In English, this is a popular phrase that suggests you can’t get something for nothing. (Readers, is there a similar saying in other languages?) Like many common phrases, its origin is shrouded in mystery.
At the heart of the phrase, the concept of a “free lunch” refers to the late 1800’s practice of American saloons offering a no-cost lunch to customers who purchased a drink. Even though the lunches were worth more than the price of the drink, the expectation was that most patrons would buy more than one drink and that they would become loyal customers. In other words, the proprieters wanted the free lunch to have hidden costs.
One of the earliest mentions of this practice of giving free lunches is in the 1872 NY Times article called “The Loafer and Free Lunch Men”. While the article suggests that the practice was not very successful, it doesn’t explicitly use the phrase.
In the Yale Alumni Magazine, Fred Shapiro traces the phrase’s origin to a June 27, 1938 El Paso Herald-Post called “Economics in Eight Words.” A king asks his advisors to summarize economics in a simple way. Because being brief is hard,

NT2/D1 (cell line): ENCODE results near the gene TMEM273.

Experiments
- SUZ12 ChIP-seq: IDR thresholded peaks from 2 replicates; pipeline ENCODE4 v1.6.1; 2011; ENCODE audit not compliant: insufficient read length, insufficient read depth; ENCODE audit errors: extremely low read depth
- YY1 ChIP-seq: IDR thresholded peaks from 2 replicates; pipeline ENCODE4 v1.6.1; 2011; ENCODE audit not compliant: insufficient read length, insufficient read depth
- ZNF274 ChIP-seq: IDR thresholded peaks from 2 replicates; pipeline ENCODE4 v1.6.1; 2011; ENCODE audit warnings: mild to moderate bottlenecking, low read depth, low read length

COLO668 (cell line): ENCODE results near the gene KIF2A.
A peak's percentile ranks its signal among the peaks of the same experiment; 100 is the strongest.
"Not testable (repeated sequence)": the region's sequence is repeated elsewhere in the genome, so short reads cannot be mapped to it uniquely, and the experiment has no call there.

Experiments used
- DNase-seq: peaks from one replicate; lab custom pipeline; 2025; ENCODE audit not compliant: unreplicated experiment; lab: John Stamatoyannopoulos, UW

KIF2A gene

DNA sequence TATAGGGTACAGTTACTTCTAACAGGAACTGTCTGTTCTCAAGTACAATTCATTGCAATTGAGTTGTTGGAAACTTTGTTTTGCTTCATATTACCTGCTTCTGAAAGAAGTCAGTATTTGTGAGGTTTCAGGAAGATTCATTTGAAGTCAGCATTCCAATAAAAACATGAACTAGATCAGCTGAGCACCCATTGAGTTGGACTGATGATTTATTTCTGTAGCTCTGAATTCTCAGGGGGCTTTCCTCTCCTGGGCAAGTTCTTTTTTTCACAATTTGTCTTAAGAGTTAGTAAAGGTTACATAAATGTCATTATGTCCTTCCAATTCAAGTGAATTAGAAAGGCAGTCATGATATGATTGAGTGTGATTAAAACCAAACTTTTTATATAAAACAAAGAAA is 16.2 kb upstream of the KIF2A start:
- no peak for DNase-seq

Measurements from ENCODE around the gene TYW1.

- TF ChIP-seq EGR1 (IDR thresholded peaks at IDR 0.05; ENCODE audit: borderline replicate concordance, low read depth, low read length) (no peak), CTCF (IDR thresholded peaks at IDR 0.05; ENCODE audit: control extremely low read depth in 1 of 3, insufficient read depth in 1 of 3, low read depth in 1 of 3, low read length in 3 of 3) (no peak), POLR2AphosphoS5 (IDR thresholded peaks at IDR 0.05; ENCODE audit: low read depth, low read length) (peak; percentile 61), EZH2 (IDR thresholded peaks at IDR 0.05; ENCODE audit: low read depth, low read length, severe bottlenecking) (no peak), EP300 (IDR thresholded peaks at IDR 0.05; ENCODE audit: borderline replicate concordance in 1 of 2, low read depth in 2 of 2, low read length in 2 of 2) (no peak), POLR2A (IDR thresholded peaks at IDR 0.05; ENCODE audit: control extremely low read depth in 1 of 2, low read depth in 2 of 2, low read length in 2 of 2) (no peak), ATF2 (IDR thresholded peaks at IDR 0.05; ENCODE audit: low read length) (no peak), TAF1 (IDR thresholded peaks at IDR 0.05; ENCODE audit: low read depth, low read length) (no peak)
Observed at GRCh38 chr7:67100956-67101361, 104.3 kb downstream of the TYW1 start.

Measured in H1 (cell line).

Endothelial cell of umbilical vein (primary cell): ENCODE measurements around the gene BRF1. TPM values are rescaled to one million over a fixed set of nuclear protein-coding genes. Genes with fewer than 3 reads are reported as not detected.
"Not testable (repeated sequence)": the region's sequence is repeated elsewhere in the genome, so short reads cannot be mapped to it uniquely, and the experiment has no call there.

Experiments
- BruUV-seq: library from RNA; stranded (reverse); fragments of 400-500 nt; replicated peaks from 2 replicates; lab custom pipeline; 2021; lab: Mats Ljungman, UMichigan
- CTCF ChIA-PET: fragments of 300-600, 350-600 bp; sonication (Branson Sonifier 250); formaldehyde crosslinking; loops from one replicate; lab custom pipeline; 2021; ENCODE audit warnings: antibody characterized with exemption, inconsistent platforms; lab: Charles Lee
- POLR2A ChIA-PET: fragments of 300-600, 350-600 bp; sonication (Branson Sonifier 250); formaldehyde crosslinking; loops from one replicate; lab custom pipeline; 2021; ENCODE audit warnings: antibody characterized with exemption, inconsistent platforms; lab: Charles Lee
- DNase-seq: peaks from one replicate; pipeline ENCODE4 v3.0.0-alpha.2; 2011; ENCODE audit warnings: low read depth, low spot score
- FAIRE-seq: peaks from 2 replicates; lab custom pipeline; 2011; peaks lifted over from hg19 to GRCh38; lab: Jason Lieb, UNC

they respond with 87 volumes of 600 pages each, drawing the king’s wrath and accompanying executions. Further demands and more executions force ever-briefer summations, until, finally, the last economist, “a man of profound wisdom,” speaks: “Sire, in eight words I will reveal to you all the wisdom that I have distilled through all these years from all the writings of all the economists who once practiced their science in your kingdom.
Here is my text: ‘There ain’t no such thing as free lunch.’
From an economics point of view, there’s no such thing as free lunch demonstrates the concept of opportunity cost. While something might not have an explicit price, hidden or implicit costs must be considered to understand the full picture. Because implicit costs are usually not obvious, especially to the casual observer, the concept of ‘free’ is an extremely powerful marketing tool. “Buy one, get one free” requires you to buy one — often one of something you might not have otherwise purchased.
It’s time to get back to the seemingly free lunch provided by my employer.